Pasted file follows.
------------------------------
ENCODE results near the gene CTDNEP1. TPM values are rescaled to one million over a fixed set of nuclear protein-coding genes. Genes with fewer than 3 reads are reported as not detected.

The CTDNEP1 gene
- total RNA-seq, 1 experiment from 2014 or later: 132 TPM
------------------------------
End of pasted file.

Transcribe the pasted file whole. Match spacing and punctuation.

ENCODE results near the gene CTDNEP1. TPM values are rescaled to one million over a fixed set of nuclear protein-coding genes. Genes with fewer than 3 reads are reported as not detected.

The CTDNEP1 gene
- total RNA-seq, 1 experiment from 2014 or later: 132 TPM